In 1851, Sir Edwin Landseer, a favorite artist of Queen Victoria’s, painted a huge oil-on-canvas of an impossibly large stag set against the backdrop of a rocky, fog-swept Highland landscape. The beast is far bigger than any red deer you’d find in Scotland, and the wild mountains come straight out of Tolkien. The Monarch of the Glen is Scotland as imagined by a Victorian sportsman.

The painting was part of a culture that was being created around the pursuit of red-deer stags. In the early 19th century, there were only 6 hunting estates in Scotland, large areas set aside for the pursuit of grouse and deer, but by 1900 there were roughly 150, covering well over two million acres of heather, woodland, and rocky scree.

The head stalker: Peter Fraser, second from left, advises his hunt party at Invercauld Estate.

Stalking deer (the British term for hunting on foot) became an intrinsic part of Scottish culture. Today it employs thousands of local people and informs the very way the Highlands look. It’s estimated that nearly a million deer swarm the hills in huge herds, of which nearly half are the large-antlered red deer prized by hunters. But today a paradoxical battle has broken out between the hunting estates, who want to keep the numbers of red deer high for shooting, and environmentalists, who complain that the vast numbers of grazing deer harm Scotland’s natural woodlands and who want to see them culled. The battle is about conservation of the ecology versus the conservation of Scotland’s traditional hunting communities—and it’s become increasingly political.

It’s said that Glen Affric, a rough expanse of country some 25 miles west of Inverness, is the place that inspired Landseer’s painting. It’s a long way from the nearest town, and just getting to it involves a Land Rover and then an amphibious A.T.V. I was there earlier this year with Willie Fraser and Nicola Williamson, two local deer managers who had the difficult task of culling 80 hinds (female deer) in less than a month. Even with decades of experience, stalking isn’t easy and doesn’t end with pulling the trigger. When the animal is shot, the stalker then has to gralloch, or gut, the carcass and transport it to a venison dealer, who might pay as little as 28 cents a pound for it because it’s so plentiful and the meat, whose flavor can be strong and gamy, is relatively unpopular.

The land I was on is owned by the National Trust for Scotland, a conservation charity that has taken over a string of estates from landowners seeking to avoid inheritance tax or whose holdings no longer make money—farming sheep hasn’t been lucrative for some time.

It’s estimated that nearly a million deer swarm the hills in huge herds, of which nearly half are the large-antlered red deer prized by hunters.

On National Trust ground, all 188,000 acres of it, deer are only ever “managed” to stop them from destroying trees, as opposed to being shot for sport. However, on privately owned estates, stag stalking is an important revenue stream. Hunters, who come from all over the world, often pay tens of thousands of dollars for a week-long trip in the hills. But stalking as a business is itself under attack.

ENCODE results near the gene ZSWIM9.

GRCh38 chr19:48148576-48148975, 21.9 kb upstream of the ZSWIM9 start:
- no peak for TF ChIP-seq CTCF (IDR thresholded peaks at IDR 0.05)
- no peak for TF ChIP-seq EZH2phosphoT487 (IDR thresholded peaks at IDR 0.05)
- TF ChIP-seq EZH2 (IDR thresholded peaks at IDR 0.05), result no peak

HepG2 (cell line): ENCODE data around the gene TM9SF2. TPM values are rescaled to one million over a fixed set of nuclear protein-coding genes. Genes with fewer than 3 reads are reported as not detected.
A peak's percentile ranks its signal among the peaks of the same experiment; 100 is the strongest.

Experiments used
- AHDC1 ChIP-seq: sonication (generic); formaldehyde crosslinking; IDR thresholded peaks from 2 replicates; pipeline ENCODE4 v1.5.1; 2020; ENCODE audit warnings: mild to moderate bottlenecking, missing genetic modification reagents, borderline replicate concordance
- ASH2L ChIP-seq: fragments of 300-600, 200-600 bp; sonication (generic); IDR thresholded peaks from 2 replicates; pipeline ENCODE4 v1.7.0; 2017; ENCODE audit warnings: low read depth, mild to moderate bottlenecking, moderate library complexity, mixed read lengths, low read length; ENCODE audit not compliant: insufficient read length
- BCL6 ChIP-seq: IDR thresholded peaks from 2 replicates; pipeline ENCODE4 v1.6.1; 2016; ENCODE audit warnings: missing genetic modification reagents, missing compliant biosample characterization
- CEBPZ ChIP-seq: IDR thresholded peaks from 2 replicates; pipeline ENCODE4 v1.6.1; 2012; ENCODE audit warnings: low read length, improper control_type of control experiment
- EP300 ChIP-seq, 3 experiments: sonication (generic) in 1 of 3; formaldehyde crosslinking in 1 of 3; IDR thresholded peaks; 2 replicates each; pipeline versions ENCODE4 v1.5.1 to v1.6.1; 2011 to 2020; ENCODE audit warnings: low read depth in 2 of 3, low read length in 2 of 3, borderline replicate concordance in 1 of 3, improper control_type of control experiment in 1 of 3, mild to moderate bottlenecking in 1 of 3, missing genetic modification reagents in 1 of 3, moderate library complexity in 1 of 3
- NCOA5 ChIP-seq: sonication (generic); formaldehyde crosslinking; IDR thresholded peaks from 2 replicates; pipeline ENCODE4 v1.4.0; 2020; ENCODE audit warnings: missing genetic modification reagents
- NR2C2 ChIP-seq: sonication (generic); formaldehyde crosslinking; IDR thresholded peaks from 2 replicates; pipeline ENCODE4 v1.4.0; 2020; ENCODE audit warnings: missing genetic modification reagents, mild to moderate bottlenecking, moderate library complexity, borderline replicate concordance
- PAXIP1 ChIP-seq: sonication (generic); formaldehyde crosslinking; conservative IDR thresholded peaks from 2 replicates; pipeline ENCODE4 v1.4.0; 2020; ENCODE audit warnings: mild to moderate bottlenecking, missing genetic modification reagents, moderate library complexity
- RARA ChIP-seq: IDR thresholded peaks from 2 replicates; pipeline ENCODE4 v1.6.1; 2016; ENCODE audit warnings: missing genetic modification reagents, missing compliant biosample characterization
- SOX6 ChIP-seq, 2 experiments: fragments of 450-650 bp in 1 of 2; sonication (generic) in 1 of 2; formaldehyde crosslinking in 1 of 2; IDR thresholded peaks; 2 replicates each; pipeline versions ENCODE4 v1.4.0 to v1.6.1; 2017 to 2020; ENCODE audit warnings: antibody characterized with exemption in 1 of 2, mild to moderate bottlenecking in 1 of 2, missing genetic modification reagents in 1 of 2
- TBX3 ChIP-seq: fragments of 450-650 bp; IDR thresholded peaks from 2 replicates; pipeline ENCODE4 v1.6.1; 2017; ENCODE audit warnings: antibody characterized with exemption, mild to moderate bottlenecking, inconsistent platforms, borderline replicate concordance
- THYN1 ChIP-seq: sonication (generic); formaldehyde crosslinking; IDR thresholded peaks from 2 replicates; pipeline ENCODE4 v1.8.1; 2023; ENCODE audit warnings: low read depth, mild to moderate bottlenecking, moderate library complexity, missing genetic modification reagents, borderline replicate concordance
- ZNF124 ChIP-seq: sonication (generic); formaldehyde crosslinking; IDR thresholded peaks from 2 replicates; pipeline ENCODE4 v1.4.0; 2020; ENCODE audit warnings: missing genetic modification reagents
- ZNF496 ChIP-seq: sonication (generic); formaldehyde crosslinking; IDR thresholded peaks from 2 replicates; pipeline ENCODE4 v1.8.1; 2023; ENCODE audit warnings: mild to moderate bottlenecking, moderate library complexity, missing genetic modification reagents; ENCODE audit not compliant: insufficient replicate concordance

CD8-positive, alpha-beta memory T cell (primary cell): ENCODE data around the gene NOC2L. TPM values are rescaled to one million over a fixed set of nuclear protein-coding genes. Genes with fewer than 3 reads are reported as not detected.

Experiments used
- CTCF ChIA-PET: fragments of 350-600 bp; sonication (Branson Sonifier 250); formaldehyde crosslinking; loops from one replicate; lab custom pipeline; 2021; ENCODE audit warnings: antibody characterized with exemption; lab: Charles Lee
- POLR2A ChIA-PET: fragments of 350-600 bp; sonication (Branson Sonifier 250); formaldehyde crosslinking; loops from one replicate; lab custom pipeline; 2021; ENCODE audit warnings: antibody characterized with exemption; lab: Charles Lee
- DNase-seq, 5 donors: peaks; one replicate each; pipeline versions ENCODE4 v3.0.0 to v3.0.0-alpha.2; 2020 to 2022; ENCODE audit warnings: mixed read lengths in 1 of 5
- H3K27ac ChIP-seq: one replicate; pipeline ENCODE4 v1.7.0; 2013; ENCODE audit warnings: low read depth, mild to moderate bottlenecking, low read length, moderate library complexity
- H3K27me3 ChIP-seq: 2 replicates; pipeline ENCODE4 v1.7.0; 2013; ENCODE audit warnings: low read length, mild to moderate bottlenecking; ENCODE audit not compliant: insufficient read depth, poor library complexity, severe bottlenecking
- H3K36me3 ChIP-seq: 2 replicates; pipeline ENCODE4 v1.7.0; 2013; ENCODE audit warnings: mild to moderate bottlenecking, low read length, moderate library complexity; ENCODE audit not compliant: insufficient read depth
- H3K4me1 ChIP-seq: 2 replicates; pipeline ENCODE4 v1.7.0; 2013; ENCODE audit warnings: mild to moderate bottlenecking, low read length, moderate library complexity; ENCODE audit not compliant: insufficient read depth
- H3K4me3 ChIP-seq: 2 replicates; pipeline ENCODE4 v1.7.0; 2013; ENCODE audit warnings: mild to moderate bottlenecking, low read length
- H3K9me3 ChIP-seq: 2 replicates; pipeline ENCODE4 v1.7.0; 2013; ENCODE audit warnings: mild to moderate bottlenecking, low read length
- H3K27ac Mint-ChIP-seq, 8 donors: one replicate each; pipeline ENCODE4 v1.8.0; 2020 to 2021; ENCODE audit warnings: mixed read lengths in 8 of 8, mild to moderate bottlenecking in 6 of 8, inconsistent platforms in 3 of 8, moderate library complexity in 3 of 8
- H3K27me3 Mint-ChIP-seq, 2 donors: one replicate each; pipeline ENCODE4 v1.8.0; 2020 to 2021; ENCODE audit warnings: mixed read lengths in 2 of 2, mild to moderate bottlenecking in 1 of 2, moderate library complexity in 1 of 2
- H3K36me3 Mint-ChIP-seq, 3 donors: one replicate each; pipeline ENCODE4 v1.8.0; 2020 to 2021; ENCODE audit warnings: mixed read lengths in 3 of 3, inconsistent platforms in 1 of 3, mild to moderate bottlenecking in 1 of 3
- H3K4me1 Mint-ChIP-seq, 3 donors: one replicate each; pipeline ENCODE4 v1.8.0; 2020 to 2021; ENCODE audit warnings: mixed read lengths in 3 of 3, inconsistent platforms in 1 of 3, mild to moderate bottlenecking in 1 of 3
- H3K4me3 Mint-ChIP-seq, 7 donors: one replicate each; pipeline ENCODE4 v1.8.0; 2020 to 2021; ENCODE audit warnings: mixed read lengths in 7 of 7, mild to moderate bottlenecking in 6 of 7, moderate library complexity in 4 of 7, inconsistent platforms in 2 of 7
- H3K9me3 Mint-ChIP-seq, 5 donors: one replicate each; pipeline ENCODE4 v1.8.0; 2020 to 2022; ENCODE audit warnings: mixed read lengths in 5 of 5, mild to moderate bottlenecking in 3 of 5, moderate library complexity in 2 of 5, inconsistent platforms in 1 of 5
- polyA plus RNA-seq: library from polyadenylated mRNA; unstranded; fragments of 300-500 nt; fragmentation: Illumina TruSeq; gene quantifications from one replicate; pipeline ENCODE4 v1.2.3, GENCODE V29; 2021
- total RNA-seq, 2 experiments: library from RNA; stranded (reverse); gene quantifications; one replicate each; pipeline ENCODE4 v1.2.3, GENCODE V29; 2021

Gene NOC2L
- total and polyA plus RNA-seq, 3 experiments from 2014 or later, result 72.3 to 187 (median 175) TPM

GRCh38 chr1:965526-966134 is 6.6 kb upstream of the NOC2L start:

On one front, stag-stalking estates are at loggerheads with the left-wing Scottish government, which seems to dislike the elitism and traditionalism that stalking represents. But they are also at odds with a new breed of landowner known as “green lairds.” These tend to be either extremely rich individuals, such as the American property developer Christopher Bently, who seek to “rewild” large swaths of the Highlands, or large businesses that are looking to meet green commitments, such as going carbon-neutral, by offsetting their business’s pollution with good deeds like tree planting.

The green lairds: Camille and Christopher Bently pose by an electric Land Rover on their Kildrummy estate.

Three years ago, the beer-maker BrewDog bought the Kinrara estate, near Aviemore, which was once owned by the Duchess of Gordon. They promised that for every six cans of their Lost Lager sold, they would plant a tree to create “a lost forest,” all part of being “a carbon-negative brewer.” Within months, the six stalkers who worked at Kinrara—the men whose job it is to guide hunters—had lost their positions and the homes that came with them.

To have a viable stag-stalking operation you need a lot of deer on the ground. But those deer eat young saplings and prevent woodlands from growing. The National Trust, which has overseen some impressive woodland regeneration, aims for a density of between one and five deer per 247 acres. The Scottish government, which is in the process of seeking extra powers to send contractors onto private estates to cull deer, suggests 10 deer per 247 acres should be the upper limit. But on traditional stalking estates, such as the 95,000-acre Invercauld, as many as 50 deer is not unusual.

Clan of the carbon-negative: the 9,300-acre Kinrara estate is now owned by the beer-maker BrewDog, which seeks to reduce emissions by planting new forests.